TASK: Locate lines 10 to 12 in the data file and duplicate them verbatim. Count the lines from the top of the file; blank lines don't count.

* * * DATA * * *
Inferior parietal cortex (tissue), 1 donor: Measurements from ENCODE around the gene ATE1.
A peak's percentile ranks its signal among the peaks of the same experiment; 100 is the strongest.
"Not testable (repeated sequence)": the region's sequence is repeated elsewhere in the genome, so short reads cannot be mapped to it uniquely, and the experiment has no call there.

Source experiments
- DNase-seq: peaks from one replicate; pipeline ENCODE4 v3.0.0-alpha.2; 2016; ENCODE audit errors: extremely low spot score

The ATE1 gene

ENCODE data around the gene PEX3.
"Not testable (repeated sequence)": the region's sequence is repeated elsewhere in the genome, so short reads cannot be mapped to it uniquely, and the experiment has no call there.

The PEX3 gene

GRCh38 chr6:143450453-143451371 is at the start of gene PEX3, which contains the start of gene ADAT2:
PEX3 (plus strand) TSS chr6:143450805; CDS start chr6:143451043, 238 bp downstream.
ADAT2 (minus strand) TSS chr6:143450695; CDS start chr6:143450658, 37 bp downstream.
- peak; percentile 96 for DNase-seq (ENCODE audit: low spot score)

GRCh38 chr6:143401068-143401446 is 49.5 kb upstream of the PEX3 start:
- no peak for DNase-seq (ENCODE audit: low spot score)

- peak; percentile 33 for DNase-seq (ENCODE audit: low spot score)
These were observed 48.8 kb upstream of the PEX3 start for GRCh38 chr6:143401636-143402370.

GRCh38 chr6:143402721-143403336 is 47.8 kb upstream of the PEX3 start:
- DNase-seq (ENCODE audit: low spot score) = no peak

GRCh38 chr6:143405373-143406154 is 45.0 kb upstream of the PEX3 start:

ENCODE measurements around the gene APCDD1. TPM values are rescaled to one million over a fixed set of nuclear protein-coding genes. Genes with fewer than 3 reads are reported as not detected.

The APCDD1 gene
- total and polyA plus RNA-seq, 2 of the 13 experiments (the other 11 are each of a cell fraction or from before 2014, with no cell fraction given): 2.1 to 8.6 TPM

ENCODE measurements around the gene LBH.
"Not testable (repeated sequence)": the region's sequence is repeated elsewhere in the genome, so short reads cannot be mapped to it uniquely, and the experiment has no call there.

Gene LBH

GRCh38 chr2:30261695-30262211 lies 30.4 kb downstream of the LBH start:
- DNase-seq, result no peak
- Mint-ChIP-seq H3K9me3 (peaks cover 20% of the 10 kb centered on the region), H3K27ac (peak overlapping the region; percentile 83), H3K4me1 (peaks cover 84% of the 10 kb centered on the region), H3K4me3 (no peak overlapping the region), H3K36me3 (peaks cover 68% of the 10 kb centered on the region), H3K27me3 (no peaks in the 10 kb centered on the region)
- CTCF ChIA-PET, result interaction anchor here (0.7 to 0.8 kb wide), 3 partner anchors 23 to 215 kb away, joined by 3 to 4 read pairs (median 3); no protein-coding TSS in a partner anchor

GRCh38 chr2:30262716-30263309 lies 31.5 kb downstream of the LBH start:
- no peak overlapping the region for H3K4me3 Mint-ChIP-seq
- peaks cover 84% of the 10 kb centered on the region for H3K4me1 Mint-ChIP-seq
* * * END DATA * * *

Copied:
GRCh38 chr6:143450453-143451371 is at the start of gene PEX3, which contains the start of gene ADAT2:
PEX3 (plus strand) TSS chr6:143450805; CDS start chr6:143451043, 238 bp downstream.
ADAT2 (minus strand) TSS chr6:143450695; CDS start chr6:143450658, 37 bp downstream.